A Cumberland County proposal to allow a sales tax increase for property tax relief is catching attention, while a York County legislator has drafted a bill that would accomplish the same goal in York.
York County Commissioners said they're interested in a plan like the one in Cumberland County, where commissioners recently approved a resolution calling on their legislative delegation to introduce a measure that would give counties the option to increase their sales taxes by 1 percent.
Proceeds would be used to give property tax relief to owner-occupied properties, called homesteads.
Cumberland County Commissioner Jim Hertzler, who introduced the plan, said he's hoping legislators from the area will push the measure. Calculations show the change could mean a $700 decrease in property taxes for the average homestead there, Hertzler said.
Meanwhile, state Rep. Seth Grove, R-Dover Township, has already drafted similar legislation that would allow York County to decide whether to increase its sales tax by 1 percent.
He said he'd be willing to add Cumberland County to his proposal, which he plans to
introduce by the end of the month, if its legislators want to be included.
Grove said he wrote the bill because it's unlikely proposals to eliminate property taxes will be successful, and it's time to "move in some direction."
Big savings? Grove said his calculations show York County would generate $39 million per year if it increased its sales tax by 1 percent, translating to $330 in savings for the average homestead.
York's commissioners, which would have to vote to increase the sales tax if the general assembly passes Grove's bill, said they're interested in the possibilities.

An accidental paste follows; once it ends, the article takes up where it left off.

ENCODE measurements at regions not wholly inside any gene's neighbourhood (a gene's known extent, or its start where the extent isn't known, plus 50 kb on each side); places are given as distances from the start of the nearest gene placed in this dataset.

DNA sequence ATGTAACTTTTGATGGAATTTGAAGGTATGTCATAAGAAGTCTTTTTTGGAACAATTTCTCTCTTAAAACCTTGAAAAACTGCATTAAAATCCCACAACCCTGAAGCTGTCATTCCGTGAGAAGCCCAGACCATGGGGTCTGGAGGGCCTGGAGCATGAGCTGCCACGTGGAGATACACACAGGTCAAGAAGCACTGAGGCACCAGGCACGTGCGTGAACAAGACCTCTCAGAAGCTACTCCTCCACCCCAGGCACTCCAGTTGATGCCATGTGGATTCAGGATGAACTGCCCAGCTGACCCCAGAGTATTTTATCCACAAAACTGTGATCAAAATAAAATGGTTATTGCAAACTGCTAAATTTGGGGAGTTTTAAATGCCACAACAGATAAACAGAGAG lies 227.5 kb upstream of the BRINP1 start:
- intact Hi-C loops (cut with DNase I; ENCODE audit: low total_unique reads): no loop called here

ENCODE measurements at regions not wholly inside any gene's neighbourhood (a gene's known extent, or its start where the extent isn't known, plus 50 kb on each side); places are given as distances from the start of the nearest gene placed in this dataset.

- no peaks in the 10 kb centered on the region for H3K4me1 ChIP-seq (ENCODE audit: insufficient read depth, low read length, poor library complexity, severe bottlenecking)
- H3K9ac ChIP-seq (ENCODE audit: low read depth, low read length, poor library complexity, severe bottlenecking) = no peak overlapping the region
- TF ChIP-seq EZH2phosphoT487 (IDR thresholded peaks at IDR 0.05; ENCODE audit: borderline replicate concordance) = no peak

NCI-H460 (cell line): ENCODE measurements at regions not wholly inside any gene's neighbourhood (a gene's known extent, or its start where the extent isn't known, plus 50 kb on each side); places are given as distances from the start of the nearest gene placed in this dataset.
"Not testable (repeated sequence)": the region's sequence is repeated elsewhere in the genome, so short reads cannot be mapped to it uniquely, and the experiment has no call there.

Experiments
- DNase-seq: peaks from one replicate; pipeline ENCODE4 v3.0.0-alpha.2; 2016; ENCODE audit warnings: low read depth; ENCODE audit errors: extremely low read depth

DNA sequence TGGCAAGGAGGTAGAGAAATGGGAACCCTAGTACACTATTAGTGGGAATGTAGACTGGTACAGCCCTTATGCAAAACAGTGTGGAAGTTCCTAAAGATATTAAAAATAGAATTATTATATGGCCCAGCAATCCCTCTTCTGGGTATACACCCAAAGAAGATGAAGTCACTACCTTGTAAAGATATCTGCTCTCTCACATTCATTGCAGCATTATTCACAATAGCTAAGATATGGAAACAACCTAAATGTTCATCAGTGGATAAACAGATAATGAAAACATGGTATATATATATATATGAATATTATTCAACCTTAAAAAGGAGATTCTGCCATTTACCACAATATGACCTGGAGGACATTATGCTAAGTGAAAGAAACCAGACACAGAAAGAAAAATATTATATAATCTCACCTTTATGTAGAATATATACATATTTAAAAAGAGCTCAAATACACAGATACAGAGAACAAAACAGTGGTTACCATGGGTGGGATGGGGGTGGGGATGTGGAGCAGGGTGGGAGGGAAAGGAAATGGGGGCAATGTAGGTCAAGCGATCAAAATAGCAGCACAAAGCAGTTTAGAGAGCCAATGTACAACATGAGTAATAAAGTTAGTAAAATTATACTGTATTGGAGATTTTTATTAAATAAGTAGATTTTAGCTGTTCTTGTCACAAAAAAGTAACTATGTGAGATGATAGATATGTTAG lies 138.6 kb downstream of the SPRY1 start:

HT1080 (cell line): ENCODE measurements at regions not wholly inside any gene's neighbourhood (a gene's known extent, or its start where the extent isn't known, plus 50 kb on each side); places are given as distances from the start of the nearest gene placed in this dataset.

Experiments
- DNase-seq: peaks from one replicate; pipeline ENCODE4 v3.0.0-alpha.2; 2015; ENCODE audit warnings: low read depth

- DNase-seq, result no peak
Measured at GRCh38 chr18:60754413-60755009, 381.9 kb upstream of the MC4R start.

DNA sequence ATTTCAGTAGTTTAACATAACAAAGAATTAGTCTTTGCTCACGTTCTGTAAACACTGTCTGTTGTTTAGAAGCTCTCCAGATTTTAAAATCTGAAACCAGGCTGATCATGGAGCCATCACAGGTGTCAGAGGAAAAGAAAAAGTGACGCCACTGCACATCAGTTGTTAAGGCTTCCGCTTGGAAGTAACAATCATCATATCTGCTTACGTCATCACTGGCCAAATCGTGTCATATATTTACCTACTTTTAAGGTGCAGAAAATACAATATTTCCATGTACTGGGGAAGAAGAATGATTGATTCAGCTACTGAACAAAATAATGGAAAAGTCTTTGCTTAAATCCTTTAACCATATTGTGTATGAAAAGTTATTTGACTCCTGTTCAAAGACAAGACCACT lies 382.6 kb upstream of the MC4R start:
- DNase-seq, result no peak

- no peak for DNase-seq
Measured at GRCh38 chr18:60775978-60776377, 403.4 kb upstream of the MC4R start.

"I would need to read it first, but any movement away from the current system, in my mind, is certainly advantageous," said Commissioner Chris Reilly. "Conceptually, it's a dream. I'm all ears."
Vice President Commissioner Doug Hoke said $330 is "not a lot of money in my estimation ... but if something like this starts the conversation about reforming property taxes in Pennsylvania, I think that would be great."
Hoke said he would like to see county residents decide by referendum, voting on whether they want the shift in taxation.
At least a start: President Commissioner Steve Chronister said the shift will be "a good debate to have in York County," because direly needed reform has been elusive.
"I don't think it's the cure for the property tax debacle we're in, but I think it helps," he said. "The $300 is a start, but we need to go farther. You shouldn't be taxing the roofs over peoples' heads."
One concern, though, would be whether the extra 1 percent -- taking the county's sales tax to 7 percent -- would discourage Marylanders from shopping in southern York, in places such as Shrewsbury and Hanover, he said.
Grove's bill would preserve the exceptions in place for food and clothing, which he said are the reasons people come north to shop.
-- Reach Christina Kauffman at firstname.lastname@example.org.